First to come to my mind is that I have liked small range-finder style cameras ever since using my dad's old German-built Kodak Retina IIIC 35mm film camera. Also, I prefer using an eye-level viewfinder, and the Sony is currently one of the two cameras in this class that have one. Fuji is the other.
|1955 Kodak Retina IIIC and 2012 Sony NEX-6|
The first NEX was not of interest to me because, though it had a high quality LCD, it lacked an eye-level EVF. The other problem I saw was not-so-high-quality lenses (at least compared with what was available with the m43 system). The lenses were also pretty large and therefore seemed out-of-balance on the very small NEX bodies.
Well, the new NEX 6 has a state-of-the-art EVF and a new kit lens. I received mine last week, just two days after it became available at BHPhotovideo. The new kit lens is a "pancake" zoom lens, and measures only 1" long when retracted (1.25" with lens cap!) It weighs only 4.1 ounces. I love the new lens' 12-50mm range (24mm to 75mm equivalent), especially the 24mm wide angle. If Sony were only offering the more traditional kit zoom range of 18-55 I would have passed on the entire kit.
With the NEX 6 body I only paid an additional $150 for the lens, which when purchased separately retails for $300. Alternatively, I could have paid $400 for the Panasonic pancake zoom with its effective field of view of 28mm to 90mm. The Panasonic lens is fully compatible with my Olympus EM-5. It's a small lens but lacks the 24mm wide angle I find so useful.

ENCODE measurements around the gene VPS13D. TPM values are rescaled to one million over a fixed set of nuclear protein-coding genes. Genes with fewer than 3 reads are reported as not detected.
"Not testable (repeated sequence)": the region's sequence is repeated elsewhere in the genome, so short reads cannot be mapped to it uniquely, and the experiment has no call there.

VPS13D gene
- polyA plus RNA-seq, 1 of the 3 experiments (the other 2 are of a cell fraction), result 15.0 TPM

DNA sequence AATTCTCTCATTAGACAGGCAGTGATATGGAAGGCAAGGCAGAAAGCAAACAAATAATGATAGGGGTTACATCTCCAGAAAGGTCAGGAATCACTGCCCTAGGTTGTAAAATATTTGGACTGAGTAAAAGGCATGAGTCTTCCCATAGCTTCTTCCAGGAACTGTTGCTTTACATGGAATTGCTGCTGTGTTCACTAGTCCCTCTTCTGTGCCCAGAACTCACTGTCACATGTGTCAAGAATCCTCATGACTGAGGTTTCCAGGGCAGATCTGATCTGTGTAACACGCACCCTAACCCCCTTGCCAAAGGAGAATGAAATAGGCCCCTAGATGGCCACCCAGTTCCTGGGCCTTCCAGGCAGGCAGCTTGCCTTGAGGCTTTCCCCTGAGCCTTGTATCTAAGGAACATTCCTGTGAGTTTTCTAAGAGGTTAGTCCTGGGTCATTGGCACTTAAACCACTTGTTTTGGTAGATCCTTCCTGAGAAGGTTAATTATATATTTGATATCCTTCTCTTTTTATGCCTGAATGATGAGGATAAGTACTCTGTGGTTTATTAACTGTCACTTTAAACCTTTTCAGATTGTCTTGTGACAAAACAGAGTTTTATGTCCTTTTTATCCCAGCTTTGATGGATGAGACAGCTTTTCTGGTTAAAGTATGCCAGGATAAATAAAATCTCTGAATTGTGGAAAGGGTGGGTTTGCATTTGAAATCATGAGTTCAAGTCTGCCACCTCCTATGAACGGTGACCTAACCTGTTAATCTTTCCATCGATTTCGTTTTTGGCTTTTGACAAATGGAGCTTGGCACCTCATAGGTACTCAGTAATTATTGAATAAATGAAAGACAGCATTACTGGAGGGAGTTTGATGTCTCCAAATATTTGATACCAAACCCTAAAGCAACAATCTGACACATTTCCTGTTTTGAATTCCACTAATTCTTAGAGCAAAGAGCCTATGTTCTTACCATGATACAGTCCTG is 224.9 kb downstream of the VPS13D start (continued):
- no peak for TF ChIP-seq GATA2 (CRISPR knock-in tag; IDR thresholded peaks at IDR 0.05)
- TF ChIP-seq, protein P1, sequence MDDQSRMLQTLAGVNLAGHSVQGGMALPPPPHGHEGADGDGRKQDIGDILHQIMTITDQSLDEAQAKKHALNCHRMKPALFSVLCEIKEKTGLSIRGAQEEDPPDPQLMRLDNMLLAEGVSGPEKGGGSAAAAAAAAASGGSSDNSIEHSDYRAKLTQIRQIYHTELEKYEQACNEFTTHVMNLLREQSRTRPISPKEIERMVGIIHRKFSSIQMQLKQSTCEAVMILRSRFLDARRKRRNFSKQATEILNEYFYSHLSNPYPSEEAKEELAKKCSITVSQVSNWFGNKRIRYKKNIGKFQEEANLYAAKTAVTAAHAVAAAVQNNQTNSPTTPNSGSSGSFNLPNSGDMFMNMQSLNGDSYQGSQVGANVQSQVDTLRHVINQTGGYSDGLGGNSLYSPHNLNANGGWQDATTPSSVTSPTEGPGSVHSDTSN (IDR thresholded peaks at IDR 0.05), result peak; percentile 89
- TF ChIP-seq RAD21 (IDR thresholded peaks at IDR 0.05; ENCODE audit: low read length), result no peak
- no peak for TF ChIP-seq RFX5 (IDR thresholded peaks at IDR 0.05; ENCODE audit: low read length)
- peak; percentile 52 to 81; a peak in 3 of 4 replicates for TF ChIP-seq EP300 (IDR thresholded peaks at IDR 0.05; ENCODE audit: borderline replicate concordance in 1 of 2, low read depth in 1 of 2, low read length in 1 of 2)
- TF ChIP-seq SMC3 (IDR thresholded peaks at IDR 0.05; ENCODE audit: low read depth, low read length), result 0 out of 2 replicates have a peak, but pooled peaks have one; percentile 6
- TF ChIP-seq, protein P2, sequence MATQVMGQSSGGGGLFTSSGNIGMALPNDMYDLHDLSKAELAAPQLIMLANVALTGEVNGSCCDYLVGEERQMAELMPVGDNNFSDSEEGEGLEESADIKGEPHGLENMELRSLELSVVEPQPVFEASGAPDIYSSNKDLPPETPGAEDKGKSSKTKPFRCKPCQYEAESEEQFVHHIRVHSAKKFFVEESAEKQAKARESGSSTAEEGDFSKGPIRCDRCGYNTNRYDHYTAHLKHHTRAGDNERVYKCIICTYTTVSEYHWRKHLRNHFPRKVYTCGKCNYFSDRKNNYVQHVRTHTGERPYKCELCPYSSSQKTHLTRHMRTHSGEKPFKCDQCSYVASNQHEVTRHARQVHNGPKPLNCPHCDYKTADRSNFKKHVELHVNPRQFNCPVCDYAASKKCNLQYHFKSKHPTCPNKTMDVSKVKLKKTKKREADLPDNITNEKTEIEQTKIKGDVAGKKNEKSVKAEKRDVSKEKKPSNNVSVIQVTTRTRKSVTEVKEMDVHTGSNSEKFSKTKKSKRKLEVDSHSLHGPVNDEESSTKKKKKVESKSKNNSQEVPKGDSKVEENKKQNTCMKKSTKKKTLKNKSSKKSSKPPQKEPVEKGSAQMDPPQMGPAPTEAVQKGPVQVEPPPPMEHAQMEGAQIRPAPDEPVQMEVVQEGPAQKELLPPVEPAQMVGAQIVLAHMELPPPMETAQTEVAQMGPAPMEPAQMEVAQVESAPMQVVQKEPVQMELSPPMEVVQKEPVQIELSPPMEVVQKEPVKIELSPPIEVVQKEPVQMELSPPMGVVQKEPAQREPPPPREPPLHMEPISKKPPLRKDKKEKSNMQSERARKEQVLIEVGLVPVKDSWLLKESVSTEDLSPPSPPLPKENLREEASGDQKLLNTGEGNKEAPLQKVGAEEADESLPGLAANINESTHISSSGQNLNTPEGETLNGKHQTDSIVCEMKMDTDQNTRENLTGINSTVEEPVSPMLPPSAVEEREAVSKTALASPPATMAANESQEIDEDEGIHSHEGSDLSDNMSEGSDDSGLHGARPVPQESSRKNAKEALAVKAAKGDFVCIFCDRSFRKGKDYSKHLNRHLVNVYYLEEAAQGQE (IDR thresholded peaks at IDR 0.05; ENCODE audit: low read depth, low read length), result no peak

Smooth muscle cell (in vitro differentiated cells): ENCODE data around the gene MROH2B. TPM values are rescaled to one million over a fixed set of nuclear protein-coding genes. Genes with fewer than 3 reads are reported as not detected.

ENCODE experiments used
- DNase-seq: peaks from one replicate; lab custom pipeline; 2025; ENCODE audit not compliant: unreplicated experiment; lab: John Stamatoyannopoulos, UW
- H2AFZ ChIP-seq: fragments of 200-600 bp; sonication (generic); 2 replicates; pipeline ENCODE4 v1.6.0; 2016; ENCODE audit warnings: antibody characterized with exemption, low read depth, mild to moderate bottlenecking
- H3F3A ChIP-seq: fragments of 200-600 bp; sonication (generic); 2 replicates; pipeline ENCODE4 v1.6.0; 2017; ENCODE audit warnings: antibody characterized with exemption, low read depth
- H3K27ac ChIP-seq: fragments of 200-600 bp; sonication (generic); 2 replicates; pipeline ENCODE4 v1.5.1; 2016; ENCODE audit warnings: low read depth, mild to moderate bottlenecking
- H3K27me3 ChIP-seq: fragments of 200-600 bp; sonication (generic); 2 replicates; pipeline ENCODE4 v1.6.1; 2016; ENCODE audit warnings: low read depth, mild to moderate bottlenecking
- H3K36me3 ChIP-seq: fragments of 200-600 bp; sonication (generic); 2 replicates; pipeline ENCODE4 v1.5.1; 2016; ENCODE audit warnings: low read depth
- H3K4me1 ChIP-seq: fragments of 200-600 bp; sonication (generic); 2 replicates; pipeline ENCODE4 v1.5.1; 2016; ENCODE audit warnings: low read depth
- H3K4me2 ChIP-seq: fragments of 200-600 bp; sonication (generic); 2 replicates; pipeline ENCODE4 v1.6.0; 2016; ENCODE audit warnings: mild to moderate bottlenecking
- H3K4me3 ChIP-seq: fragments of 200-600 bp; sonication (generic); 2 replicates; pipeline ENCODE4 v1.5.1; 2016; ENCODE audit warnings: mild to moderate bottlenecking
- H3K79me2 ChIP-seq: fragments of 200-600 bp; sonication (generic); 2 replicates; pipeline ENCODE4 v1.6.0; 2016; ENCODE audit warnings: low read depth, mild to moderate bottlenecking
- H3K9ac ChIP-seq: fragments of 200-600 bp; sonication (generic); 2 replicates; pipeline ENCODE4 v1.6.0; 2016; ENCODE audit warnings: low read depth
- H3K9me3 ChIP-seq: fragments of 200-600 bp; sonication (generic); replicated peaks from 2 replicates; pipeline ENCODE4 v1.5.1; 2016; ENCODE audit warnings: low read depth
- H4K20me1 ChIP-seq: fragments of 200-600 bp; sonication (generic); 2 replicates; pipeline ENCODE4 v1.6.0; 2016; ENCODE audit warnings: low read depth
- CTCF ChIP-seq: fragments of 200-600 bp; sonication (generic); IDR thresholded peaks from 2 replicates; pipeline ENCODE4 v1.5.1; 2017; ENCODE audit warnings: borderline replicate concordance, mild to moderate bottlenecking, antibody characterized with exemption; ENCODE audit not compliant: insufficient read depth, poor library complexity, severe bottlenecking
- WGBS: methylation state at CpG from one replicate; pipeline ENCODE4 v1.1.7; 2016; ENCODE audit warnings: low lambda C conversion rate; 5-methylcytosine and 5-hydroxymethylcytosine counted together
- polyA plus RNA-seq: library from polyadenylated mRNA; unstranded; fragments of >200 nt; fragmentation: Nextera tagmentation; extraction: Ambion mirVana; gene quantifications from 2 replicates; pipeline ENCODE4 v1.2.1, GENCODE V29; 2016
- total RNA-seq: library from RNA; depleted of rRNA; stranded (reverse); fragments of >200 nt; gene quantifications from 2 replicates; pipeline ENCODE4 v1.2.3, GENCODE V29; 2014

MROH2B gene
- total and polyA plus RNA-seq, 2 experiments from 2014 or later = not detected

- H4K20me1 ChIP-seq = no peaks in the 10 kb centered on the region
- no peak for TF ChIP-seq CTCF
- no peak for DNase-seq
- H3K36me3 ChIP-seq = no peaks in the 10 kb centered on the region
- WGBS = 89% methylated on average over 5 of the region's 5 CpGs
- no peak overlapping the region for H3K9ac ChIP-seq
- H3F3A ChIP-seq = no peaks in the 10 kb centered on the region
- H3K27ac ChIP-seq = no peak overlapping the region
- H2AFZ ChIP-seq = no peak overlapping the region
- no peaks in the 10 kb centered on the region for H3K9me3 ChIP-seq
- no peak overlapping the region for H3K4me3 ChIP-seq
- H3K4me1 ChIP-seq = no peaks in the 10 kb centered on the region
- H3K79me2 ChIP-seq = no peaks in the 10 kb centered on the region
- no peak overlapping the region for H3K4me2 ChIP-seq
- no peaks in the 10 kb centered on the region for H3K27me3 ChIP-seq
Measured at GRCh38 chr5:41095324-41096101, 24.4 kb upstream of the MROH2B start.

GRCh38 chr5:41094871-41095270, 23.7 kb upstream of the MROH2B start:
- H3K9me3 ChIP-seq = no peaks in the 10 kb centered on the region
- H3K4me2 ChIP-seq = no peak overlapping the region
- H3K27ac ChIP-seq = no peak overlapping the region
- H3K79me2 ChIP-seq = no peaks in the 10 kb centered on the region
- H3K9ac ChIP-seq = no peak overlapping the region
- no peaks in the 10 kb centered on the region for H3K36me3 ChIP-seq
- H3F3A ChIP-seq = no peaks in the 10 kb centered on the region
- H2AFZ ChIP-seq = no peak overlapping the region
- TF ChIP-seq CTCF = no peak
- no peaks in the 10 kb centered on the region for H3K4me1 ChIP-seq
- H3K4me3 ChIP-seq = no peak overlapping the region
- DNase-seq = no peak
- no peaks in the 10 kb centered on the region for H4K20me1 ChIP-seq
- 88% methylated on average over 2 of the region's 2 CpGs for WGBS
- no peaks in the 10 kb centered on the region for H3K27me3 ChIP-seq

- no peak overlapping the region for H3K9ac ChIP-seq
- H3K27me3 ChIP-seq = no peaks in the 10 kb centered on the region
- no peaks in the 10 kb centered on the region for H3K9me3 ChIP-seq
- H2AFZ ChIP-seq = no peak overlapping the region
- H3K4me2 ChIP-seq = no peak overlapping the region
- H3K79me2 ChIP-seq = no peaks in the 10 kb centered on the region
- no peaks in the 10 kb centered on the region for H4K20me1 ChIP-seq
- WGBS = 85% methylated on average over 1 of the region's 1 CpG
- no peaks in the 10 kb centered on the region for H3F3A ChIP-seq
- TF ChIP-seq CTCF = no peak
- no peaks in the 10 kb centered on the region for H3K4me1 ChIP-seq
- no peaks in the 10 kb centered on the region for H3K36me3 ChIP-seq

Another choice is the perhaps more useful zoom range of the new Olympus 12-50mm zoom with its effective field of view of 24mm to 100mm. But this lens measures 3.25" and weighs 7.1 ounces. Even on the smallish EM-5 this is not a small package.
So, the NEX-6 and kit 16-50mm (1) is a small package considering the APS-C sensor, (2) has a superb EVF, and (3) balances nicely with the new pancake zoom that starts with an equivalent 24mm wide angle.
All that being said, I want to be sure the lens has adequate sharpness. I worry about this with any kit lens. It doesn't have to be super sharp, but it does need to be "sharp enough".
I will be testing it first against my beloved Panasonic LX5, an advanced-featured compact camera. I have been very happy with the images I get from the LX5 with its Leica 24-90mm lens. I am very curious as to how these cameras will compare with regard to sharpness.
But beyond sharpness, I have no question that the Sony with its vastly larger sensor will provide greater dynamic range and color depth. Too, the Sony should provide more detail in low contrast areas, such as grass. I expect from what I have read on the DxO Web site that the Sony will have 3 stops better low light performance (i.e. less noise), though the LX5 will gain back 1.5 stops of low light performance due to it's 1.5 stops faster lens (example: LX5 has a F2 lens at 24mm while the Sony has F3.5).
I look forward to posting some of my findings in hopes that this will help others.
|Panasonic LX5 and Sony NEX-6|
Assuming the lens passes my quality tests, my plan for this camera is to use it as a jacket-pocketable camera for landscape and travel pictures. I am also becoming increasingly interested in street photography. Because I feel a bit anxious while photographing people on the street, I am hoping the small size of the NEX 6 and pancake zoom will make my actions less obvious.